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Rocker and Reality Star Settles Suit Regarding Trademark

Band names are big merchandising business, including t-shirts, hats, posters and other paraphernalia.  When checking the United States Patent and Trademark Office (“USPTO”) website for other band trademarks, I was not surprised that the lead singer and savvy businessperson Jon Bon Jovi (a.k.a. John Bongiovi) owns the Bon Jovi® trademark himself. Eighties band REO Speedwagon set up a company to own the trademark for the band’s name.

The Black Sabbath trademark was at the heart of a legal dispute that just recently settled. Specifically, former front man Ozzy Osbourne had sued Black Sabbath member Anthony (“Tommy”) Iommi for falsely taking ownership of the Black Sabbath trademark when he filed an application with the USPTO.  Ozzy contended that he was “synonymous with Black Sabbath.”  In addition, he and his wife, Sharon, had managed the licensing of the Black Sabbath name since 1997—without assistance from Mr. Iommi. Ozzy did not seek sole ownership of the trademark. Rather, Ozzy sought to have a New York court declare that he, Iommi, and two other band mates Geezer Butler and Bill Ward were co-owners of the rocking trademark. In the lawsuit, he also sought to recover a split of the royalties and lucrative proceeds from the sale of merchandise while he was not rocking with the band. 

Mr. Iommi defended the lawsuit by arguing that Ozzy had assigned away his rights to the name when he left the group in 1980 in exchange for a payment. Ozzy disagreed and alleged that the agreement was invalid because "it does not expressly transfer the goodwill symbolized by the Black Sabbath mark" and that agreements the parties signed from 1997 onward to share royalties from licensing the name "clearly evidence[d] . . . an intention to extinguish the 1980 agreement."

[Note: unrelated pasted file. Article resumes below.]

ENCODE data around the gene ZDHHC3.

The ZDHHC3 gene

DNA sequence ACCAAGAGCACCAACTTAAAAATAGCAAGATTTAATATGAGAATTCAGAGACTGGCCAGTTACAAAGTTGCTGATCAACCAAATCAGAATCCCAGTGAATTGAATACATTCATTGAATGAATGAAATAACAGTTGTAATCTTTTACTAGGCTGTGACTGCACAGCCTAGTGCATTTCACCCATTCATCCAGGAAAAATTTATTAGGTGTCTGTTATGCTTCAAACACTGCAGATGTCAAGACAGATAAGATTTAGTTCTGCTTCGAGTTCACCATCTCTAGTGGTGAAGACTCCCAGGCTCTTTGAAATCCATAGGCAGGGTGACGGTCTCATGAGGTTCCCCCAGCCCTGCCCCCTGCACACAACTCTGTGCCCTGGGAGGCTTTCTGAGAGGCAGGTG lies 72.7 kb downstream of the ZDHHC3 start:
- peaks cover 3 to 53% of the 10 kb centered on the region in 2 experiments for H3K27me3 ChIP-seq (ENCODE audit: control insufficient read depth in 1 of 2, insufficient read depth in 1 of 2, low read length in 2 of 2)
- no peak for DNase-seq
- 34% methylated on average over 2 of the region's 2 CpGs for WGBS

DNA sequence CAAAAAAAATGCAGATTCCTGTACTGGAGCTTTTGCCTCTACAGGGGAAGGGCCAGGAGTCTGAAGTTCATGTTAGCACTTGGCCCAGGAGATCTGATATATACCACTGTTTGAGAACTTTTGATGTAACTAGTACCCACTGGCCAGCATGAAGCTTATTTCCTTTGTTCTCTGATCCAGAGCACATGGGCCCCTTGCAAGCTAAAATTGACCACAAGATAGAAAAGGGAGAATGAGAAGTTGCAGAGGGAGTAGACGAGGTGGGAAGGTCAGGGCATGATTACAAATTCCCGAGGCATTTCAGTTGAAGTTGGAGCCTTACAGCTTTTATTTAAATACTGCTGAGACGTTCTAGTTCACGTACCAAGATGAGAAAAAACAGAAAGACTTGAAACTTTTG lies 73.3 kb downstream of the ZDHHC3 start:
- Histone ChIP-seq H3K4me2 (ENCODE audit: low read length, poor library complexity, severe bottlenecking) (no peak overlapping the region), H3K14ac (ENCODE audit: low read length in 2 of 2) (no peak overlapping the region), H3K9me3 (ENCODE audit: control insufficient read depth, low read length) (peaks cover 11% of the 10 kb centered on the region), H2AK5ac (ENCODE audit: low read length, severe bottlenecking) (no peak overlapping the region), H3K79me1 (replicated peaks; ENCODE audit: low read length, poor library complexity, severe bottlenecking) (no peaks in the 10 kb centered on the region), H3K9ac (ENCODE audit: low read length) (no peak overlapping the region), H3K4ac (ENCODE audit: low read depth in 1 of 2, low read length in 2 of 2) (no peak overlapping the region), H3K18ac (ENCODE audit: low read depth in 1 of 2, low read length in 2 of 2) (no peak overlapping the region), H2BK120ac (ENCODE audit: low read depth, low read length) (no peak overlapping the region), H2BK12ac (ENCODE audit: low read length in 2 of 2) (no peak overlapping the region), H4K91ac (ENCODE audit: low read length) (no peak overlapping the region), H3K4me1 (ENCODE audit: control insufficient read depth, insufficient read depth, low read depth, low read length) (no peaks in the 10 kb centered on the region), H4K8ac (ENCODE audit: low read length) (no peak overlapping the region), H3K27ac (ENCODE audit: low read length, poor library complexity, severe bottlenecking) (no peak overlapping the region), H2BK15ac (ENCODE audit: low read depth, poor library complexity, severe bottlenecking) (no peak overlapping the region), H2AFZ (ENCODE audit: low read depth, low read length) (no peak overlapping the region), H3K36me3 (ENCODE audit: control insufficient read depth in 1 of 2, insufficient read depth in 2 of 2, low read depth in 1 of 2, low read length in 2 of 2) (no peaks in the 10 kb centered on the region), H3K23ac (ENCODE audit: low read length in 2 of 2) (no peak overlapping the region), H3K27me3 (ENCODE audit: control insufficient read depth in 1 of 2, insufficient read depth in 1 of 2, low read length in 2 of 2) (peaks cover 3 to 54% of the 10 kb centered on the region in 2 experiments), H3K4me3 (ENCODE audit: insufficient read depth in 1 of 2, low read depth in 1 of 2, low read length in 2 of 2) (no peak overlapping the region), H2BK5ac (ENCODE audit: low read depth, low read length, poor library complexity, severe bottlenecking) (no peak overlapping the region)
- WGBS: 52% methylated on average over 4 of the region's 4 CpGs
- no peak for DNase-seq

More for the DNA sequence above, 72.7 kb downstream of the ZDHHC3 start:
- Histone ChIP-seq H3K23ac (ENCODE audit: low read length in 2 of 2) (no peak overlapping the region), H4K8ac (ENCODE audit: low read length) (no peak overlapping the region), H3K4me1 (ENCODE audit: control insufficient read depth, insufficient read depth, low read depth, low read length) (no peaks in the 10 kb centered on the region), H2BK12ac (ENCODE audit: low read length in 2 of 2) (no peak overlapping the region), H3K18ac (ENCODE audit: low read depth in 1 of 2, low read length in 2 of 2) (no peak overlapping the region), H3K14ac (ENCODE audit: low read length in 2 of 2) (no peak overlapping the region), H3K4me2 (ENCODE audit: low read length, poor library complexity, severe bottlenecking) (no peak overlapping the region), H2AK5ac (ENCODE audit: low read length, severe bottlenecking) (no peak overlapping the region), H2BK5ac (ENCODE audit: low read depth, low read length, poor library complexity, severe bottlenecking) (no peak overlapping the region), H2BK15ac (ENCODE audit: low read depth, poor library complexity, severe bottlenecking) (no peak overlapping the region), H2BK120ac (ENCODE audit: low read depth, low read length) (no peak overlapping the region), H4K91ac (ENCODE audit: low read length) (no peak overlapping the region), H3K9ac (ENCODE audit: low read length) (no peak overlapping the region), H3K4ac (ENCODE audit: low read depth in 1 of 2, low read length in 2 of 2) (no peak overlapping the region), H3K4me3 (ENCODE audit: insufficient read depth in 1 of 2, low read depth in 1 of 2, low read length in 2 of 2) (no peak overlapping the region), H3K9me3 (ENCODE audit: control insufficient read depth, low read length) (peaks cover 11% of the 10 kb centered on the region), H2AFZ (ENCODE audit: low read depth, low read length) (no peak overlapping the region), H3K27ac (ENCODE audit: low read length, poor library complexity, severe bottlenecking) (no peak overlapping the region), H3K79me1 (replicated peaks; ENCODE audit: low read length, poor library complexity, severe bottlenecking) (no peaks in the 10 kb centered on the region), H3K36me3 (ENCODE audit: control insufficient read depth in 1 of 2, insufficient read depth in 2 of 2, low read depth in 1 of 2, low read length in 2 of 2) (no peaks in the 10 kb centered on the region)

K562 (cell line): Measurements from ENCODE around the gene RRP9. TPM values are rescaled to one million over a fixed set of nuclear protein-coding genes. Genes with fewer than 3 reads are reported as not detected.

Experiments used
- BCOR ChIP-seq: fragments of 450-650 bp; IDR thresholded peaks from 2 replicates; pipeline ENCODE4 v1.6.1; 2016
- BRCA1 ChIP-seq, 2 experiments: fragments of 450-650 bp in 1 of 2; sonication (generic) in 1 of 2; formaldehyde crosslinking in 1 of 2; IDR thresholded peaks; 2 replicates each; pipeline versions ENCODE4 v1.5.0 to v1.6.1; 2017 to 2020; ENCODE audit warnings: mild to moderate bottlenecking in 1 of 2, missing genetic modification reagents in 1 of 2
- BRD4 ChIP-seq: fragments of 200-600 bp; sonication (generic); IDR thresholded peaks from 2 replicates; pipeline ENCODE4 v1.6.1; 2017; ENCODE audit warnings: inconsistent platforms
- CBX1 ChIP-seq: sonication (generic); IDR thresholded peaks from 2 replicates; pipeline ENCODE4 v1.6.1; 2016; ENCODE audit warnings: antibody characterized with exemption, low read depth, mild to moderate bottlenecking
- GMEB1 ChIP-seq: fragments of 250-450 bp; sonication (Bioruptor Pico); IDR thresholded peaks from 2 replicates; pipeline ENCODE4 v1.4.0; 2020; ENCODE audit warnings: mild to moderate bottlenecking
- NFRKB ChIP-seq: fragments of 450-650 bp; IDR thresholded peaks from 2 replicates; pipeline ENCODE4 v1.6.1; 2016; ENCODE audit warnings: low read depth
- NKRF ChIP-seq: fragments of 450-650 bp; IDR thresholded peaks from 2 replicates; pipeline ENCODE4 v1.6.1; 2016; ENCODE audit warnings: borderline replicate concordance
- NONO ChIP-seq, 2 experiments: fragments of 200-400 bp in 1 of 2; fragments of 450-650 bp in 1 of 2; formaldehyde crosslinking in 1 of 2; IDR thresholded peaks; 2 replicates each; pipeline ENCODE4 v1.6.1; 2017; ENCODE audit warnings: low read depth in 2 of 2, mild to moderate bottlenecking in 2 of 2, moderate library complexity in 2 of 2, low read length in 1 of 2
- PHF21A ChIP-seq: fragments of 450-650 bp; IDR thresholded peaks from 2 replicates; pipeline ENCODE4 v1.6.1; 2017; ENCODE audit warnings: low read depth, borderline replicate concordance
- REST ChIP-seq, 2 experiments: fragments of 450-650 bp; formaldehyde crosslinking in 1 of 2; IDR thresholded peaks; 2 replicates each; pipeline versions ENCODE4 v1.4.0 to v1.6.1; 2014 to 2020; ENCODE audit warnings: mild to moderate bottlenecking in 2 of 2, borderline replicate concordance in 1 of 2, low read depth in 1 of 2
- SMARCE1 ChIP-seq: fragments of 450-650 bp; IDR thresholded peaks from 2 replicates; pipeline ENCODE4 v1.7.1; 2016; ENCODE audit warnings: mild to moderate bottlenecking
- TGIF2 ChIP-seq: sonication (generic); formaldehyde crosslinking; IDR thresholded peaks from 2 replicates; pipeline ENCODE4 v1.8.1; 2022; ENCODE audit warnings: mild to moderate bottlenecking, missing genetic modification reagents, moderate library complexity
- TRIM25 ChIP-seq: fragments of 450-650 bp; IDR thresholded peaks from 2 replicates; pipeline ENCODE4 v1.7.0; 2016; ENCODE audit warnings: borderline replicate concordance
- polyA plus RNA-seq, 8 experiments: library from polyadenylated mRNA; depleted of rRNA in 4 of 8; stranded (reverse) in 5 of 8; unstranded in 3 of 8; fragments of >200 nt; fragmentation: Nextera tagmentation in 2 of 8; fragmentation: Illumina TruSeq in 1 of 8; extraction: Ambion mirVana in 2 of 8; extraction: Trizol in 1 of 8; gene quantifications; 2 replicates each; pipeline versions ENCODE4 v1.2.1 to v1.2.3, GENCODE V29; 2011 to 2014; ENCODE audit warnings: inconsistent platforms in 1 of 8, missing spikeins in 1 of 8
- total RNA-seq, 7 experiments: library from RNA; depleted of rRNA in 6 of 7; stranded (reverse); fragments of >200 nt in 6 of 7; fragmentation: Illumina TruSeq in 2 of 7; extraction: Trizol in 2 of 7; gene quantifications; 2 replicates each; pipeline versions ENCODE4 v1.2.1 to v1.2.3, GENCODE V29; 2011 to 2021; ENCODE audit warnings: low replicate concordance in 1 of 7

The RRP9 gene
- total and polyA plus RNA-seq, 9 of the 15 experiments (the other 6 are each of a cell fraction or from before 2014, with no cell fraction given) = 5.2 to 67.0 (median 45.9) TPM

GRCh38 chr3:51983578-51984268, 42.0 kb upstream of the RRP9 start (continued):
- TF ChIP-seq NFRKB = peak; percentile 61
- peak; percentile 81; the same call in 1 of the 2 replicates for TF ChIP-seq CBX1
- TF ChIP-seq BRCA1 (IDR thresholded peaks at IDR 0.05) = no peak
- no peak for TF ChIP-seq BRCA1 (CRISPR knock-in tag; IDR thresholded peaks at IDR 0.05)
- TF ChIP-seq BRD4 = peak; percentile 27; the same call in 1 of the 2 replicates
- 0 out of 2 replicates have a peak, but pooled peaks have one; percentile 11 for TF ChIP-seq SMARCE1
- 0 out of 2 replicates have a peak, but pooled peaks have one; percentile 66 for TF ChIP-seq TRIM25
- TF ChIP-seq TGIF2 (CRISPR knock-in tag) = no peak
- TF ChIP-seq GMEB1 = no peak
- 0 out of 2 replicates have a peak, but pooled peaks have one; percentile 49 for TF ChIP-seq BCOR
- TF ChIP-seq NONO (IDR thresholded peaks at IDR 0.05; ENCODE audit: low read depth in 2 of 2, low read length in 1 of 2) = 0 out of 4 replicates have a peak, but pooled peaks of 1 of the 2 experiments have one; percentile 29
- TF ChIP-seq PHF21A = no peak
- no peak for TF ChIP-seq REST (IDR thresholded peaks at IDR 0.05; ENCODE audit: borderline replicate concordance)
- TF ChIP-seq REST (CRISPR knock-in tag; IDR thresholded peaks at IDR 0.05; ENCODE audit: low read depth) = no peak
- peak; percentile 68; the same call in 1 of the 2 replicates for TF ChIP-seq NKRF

Rock bands, as well as other collaborative groups, must carefully address trademark ownership—especially where there is a departure from the band and/or one band member is doing most of the licensing and branding work. On the bright side, Ozzy and Mr. Iommi were able to “amicably resolve” their issues. Rolling Stone reports that the two may even work or co-operate together in the future. If there are any additional trademarks involved in this co-operation, Ozzy and Mr. Iommi need to be sure to clearly address these issues in a new written agreement.

(h/t to Mark Malek of Tactical IP for the heads up)

This posting excerpted from Winthrop & Weinstine's Duet's Blog:


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About this Author

Tiffany A. Blofield, IP Lawyer, Winthrop & Weinstine Law Firm

Tiffany A. Blofield joined Winthrop & Weinstine, P.A., in 1995 and is a shareholder. She practices in the area of intellectual property, and  business and commercial litigation, specifically handling cases involving contract disputes, Uniform Commercial Code matters, trademark litigation, patent litigation, bank litigation, employment matters, products liability and shareholder disputes, among others. Tiffany also regularly consults with clients regarding e-discovery issues, both prior to litigation and during litigation.

Tiffany has also defended professionals against...